Pharmacists can play a crucial role in helping patients with hypertension improve their health by controlling their blood pressure—which would also result in reduced health plan costs.

This is the conclusion of a study conducted by the Ontario Pharmacists Association (OPA) and Green Shield Canada.

Launched in late 2011, the study examined the impact of a six-month hypertension management program in which 118 uncontrolled hypertensive patients met regularly with their pharmacists, who provided medication and lifestyle counselling and monitored blood pressure. The randomized controlled trial took place at 38 community pharmacies across Ontario.

This trial quadrupled the number of patients who managed to get their blood pressure under control.

In addition, adherence to medication therapy increased by 15% while overall antihypertensive medication costs dropped by 31%. Improvements in adherence usually result in lower rates of absenteeism at the workplace. A 2012 study on the impact of medication adherence on employee absenteeism and short-term disability, which was published in the Journal of Occupational and Environmental Medicine, showed that adherent hypertensive patients had 5.2 fewer absent days and 3.5 fewer short-term disability days annually than non-adherent patients.

“This study demonstrates that when pharmacists are able to take a leadership role in supporting people living with chronic disease, they can make a difference—by improving the health of patients and delivering significant savings to the healthcare system,” says Dennis Darby, CEO of the OPA.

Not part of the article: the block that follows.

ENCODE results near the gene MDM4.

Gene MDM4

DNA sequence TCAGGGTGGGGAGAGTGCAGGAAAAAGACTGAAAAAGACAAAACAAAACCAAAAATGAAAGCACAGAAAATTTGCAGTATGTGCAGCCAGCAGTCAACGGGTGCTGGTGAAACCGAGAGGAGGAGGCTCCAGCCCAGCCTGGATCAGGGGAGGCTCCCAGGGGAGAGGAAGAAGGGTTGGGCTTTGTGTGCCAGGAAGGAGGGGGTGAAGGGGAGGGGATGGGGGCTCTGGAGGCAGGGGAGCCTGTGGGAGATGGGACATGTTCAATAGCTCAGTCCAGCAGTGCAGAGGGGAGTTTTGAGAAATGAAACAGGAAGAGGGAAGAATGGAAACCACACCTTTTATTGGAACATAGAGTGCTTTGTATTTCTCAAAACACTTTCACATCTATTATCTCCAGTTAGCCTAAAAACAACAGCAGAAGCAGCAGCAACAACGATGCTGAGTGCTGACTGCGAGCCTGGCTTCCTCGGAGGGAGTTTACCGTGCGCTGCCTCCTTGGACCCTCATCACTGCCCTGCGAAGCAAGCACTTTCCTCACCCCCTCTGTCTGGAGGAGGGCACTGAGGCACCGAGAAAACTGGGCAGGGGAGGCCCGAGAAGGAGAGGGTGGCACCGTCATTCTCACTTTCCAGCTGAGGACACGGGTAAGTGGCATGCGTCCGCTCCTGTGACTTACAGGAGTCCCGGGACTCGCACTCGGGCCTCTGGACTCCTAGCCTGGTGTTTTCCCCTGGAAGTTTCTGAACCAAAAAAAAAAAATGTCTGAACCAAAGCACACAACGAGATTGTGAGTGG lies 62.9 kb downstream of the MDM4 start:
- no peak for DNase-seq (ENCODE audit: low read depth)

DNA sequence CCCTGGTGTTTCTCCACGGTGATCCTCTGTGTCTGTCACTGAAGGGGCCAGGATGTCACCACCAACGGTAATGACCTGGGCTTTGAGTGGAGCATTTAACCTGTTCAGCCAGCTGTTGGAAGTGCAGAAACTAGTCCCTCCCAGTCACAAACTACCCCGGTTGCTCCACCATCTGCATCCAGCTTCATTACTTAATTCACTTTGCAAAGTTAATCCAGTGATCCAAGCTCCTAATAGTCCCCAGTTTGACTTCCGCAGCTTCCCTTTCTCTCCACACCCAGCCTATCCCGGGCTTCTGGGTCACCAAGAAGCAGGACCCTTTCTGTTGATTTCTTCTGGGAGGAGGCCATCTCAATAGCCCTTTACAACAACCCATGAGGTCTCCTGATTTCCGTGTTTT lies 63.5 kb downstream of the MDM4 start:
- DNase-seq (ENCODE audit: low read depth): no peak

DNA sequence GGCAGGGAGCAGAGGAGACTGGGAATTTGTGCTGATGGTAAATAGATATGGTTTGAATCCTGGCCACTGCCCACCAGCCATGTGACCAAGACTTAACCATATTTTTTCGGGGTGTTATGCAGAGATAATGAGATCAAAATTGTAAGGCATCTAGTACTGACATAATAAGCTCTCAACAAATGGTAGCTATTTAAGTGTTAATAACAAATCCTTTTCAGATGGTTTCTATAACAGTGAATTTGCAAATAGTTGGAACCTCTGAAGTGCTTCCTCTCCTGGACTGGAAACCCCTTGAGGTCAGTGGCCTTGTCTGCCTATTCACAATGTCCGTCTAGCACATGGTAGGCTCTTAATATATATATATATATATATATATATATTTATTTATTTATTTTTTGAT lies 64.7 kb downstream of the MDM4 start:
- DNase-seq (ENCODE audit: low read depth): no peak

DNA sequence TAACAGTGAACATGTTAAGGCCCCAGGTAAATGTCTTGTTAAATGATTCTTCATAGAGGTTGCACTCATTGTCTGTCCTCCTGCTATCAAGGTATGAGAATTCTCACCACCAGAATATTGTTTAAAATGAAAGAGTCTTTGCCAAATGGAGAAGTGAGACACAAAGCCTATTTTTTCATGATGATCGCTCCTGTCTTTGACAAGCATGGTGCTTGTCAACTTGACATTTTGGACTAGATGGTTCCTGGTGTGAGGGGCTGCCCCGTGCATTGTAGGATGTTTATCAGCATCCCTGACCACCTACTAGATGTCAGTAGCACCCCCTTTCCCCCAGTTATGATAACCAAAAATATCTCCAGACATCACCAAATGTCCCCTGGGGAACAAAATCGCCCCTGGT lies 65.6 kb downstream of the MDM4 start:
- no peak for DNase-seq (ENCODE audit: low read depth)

Steve Bradie, president and CEO at Green Shield Canada, adds: “The bottom line is that this study proves that for a modest investment in health management counselling services, employers can influence better health outcomes, increase drug therapy adherence and, in the end, lower overall plan costs.”

Both organizations hope to open up a dialogue with employers to identify opportunities to implement similar initiatives in their benefit programs.

More than four million Canadians are estimated to have high blood pressure, but less than one-third have their condition under control.

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